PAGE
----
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<-Page <-Team Wed 09 Aug 2006 Hearts 1 AEK Athens 2 Team-> Page->
<-Srce <-Type Scotsman ------ Report Type-> Srce->
Valdas Ivanauskas <-auth Stuart Bathgate auth-> Nicolai Vollquartz
Aguiar Bruno [P Kapetanos 88] ;[N Liberopoulos 93]
17 of 066 Saulius Mikoliunas 61 E H

Athens worried lack of competitive action could tell in first leg

AEK Athens have travelled to Edinburgh with high hopes of reaching the Champions League group stages, but they are aware that their opponents tonight have one distinct advantage over them. The Greek league, in which they were runners-up last season, does not start until the end of the month, whereas the SPL has seen two rounds of fixtures; what is more, Hearts have also had the two matches against Siroki Brijeg in the second qualifying round to get up to speed for tonight's match at Murrayfield.

"Certainly, as our league has not started yet, that is definitely an advantage for Hearts," the Greeks' veteran Spanish coach, Lorenzo Serra Ferrer, said yesterday before taking his squad through a brief training session at the home of Scottish rugby. "Also, the last game they played was against Champions League opposition in Celtic, and winning that provided them with a big boost to their morale and confidence."

AEK played a friendly against Benfica last week, and their captain, Traianos Dellas, insisted they had prepared well for this third-round tie. But, as Hearts showed in beating Osasuna, looking good in a pre-season friendly is not necessarily a sign that you will hit the ground running in your competitive campaign, and one could therefore detect a note of caution about the pronouncements of both Dellas and Ferrer.

That, of course, could be a permanent part of their make-up. Valdas Ivanauskas, the Hearts coach, characterised them as a very disciplined team, and making a patient, even tentative, start to a two-leg tie will probably suit them well.

Having said that, they did not give the impression of coming to Edinburgh to shut up shop. Ferrer made the obligatory respectful noises about the opposition, but he also suggested they could snatch a potentially vital goal by playing an intelligent counter-attacking game.

"I don't have doubts, I've got confidence," he said. "I know we've had to work very hard to reach this point. I'm also conscious [Hearts] are a good team, but no-one can take away our dream of getting through this qualifying round.

"We've been working with this dream for some time. I can see my players are eager to win the match and show the AEK fans our objectives are good. But, I repeat, we have enormous respect for our opponents.

"We know more or less the characteristics and principles of their play. They play a pretty direct and powerful game, but they're also capable of playing football. We're convinced that counter-attacking can lead to a goal. I believe it's a very equal tie, and we may need that little bit of luck which is so often required in sport."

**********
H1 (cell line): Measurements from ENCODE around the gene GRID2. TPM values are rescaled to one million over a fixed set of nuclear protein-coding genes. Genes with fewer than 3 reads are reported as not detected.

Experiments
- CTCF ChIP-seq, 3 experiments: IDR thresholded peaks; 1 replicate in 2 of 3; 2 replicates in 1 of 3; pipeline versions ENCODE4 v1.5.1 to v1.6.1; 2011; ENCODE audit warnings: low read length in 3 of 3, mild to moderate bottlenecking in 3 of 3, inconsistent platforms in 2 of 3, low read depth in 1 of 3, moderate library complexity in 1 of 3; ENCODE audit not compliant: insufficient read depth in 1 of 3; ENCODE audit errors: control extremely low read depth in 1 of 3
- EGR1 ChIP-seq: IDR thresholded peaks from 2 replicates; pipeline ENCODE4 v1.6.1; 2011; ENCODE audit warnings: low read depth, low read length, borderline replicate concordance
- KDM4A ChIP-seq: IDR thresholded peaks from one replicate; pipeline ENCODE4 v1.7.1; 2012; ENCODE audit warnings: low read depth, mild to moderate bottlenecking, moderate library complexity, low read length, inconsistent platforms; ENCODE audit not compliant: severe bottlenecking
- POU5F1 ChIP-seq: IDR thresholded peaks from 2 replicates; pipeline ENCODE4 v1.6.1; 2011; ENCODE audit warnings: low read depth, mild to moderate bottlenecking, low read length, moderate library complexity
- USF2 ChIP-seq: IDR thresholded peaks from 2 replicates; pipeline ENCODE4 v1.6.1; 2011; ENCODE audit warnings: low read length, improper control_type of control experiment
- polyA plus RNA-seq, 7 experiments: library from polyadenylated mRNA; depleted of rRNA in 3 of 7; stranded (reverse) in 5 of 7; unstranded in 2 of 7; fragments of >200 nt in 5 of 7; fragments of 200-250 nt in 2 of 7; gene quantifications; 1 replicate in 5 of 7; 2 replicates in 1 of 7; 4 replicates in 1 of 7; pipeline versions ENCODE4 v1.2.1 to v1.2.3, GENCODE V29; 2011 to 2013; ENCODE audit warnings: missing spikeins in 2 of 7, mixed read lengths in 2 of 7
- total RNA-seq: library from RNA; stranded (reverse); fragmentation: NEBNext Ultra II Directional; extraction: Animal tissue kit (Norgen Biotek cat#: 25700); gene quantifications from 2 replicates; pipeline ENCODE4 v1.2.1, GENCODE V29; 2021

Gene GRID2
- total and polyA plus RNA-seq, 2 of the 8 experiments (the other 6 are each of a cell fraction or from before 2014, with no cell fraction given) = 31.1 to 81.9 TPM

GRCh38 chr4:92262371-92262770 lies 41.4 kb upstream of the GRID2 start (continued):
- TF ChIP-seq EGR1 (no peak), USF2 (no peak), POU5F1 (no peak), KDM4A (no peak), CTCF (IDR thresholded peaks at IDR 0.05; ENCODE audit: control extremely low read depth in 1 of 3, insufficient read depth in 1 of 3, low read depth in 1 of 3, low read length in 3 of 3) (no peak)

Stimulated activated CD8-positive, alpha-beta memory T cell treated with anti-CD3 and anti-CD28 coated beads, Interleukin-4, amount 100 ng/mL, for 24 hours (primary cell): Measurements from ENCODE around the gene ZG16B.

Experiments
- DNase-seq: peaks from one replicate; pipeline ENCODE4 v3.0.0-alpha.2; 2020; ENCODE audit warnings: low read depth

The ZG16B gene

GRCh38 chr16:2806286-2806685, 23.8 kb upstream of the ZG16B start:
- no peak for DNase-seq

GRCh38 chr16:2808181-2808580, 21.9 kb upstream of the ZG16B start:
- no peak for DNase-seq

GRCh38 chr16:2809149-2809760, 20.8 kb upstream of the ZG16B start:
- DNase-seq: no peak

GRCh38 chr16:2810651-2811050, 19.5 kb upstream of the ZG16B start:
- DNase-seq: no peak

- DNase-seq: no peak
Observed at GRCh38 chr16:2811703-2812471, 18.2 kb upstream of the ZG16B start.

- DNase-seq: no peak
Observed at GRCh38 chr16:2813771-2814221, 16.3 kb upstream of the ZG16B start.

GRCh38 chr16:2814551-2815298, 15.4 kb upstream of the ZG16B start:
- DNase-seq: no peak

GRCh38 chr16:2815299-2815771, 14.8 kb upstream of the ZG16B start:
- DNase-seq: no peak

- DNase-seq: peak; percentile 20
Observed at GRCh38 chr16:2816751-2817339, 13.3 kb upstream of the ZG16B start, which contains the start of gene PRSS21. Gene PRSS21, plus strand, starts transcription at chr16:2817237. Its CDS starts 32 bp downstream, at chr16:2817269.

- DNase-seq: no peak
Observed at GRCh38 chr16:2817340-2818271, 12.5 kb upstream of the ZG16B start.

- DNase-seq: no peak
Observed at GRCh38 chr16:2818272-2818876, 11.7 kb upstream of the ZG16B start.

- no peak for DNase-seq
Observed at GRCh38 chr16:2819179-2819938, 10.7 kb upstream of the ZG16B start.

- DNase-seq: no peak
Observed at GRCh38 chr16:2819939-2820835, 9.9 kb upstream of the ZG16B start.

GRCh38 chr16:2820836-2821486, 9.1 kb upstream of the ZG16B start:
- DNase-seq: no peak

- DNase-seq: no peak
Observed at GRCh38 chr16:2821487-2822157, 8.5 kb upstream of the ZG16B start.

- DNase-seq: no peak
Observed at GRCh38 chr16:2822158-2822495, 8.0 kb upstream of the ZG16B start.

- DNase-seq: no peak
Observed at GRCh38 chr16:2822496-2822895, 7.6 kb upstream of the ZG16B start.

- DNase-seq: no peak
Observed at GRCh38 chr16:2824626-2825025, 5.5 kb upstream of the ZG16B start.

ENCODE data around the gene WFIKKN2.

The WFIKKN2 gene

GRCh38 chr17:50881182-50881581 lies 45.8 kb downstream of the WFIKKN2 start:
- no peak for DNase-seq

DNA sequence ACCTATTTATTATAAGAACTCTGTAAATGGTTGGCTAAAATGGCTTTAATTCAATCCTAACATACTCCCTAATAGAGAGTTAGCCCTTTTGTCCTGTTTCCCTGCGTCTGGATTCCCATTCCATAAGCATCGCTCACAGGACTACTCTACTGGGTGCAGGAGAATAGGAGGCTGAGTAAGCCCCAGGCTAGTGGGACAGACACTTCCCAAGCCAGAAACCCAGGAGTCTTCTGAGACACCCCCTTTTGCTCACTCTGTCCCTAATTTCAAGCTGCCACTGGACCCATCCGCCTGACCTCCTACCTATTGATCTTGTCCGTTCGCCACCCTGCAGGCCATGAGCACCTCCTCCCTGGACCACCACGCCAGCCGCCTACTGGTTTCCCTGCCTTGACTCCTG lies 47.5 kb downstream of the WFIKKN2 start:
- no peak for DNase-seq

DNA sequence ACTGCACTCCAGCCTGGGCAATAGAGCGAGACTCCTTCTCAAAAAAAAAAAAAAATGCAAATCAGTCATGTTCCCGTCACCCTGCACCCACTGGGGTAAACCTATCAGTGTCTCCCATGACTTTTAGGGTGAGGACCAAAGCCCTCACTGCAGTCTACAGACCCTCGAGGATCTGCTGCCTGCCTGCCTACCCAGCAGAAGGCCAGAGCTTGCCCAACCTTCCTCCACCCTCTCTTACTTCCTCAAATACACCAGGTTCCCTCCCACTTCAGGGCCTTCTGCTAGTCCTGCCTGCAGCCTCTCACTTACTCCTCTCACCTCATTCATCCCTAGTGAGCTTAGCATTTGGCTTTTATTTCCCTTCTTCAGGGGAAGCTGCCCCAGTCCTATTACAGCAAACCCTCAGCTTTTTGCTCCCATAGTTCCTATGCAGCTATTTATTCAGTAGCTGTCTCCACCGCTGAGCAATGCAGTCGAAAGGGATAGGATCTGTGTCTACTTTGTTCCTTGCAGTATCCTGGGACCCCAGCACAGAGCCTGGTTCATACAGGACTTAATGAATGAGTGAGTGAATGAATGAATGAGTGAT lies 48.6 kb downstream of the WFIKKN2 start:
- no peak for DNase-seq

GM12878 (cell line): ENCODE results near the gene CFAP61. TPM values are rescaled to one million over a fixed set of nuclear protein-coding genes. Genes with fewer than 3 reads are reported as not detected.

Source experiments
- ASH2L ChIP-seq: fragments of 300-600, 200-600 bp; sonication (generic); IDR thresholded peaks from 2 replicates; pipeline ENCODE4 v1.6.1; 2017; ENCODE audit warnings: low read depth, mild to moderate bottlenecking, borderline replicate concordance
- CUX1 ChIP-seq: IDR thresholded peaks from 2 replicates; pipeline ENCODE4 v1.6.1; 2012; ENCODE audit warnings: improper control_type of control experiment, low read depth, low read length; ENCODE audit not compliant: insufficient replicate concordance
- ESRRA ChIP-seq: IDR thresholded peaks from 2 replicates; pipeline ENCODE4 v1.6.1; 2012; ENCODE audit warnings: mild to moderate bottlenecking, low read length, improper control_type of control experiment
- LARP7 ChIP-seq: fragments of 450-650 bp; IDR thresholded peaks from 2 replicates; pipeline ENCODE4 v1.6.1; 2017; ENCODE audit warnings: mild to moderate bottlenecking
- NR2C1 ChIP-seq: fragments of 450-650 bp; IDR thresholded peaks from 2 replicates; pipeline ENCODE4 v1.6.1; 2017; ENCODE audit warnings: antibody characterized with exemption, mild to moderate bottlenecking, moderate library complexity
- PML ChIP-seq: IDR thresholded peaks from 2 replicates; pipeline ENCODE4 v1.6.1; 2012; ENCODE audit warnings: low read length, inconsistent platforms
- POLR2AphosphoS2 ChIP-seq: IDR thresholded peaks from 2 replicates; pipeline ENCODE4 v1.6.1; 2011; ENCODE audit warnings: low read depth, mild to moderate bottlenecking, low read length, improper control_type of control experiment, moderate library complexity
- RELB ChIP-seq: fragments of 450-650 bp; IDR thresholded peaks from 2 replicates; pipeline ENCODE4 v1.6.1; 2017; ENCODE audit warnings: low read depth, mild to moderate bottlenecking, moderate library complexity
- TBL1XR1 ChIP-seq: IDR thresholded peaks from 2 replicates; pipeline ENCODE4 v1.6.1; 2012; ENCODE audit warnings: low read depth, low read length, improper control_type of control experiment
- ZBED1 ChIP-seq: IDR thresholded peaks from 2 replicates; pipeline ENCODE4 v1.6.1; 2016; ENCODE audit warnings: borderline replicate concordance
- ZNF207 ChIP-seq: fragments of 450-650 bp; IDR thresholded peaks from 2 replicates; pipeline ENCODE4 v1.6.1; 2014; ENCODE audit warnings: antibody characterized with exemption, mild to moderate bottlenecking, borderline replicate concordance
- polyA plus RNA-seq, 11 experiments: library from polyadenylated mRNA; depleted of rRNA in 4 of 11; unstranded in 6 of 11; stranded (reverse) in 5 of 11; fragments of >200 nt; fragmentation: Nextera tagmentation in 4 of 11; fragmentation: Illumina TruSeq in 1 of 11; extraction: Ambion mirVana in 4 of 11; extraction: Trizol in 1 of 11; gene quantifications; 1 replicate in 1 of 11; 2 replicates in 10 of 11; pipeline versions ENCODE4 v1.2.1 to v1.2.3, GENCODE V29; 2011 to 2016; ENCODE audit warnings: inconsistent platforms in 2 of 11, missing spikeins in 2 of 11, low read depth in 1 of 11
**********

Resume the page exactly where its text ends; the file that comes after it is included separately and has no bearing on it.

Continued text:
AEK have beaten the last two Scottish teams they have encountered in European competition - Rangers in a Champions League qualifier and Hibs in a UEFA Cup match - but Ferrer insisted that past results against a different team from the same country were more or less irrelevant.

"These results against Scottish clubs count for little," added the coach. "You have to regard each match as a new story. You can't live in the past."

Indeed, in terms of European achievements, AEK do not have much of a past in which to live. They have got to the group stages of the Champions League twice in the last decade, and although that is two times more than Hearts have managed, it does not suggest a team who are so consistently strong that the Scottish runners-up should immediately start dreaming about that consolation prize of a place in the UEFA Cup.

Dellas insisted, though, that for their part AEK had no interest in playing second fiddle either. Although he acknowledged that the opening stages of tonight's tie might prove tricky to negotiate, he said he and his team-mates had no intention of seeing their collective dream dashed.

"Hearts are a typical Scottish team, and they press a lot," he said. "It's definitely an advantage for them that they've played four competitive matches, but we've played friendlies and are very focused.

"It's going to be a hot game, and the first ten minutes will be very crucial. But we are here to do something big.

"We are here to achieve victory. I'm not going to talk about the financial benefits [of reaching the group stages]. There are other benefits, such as the experience."

Taken from the Scotsman

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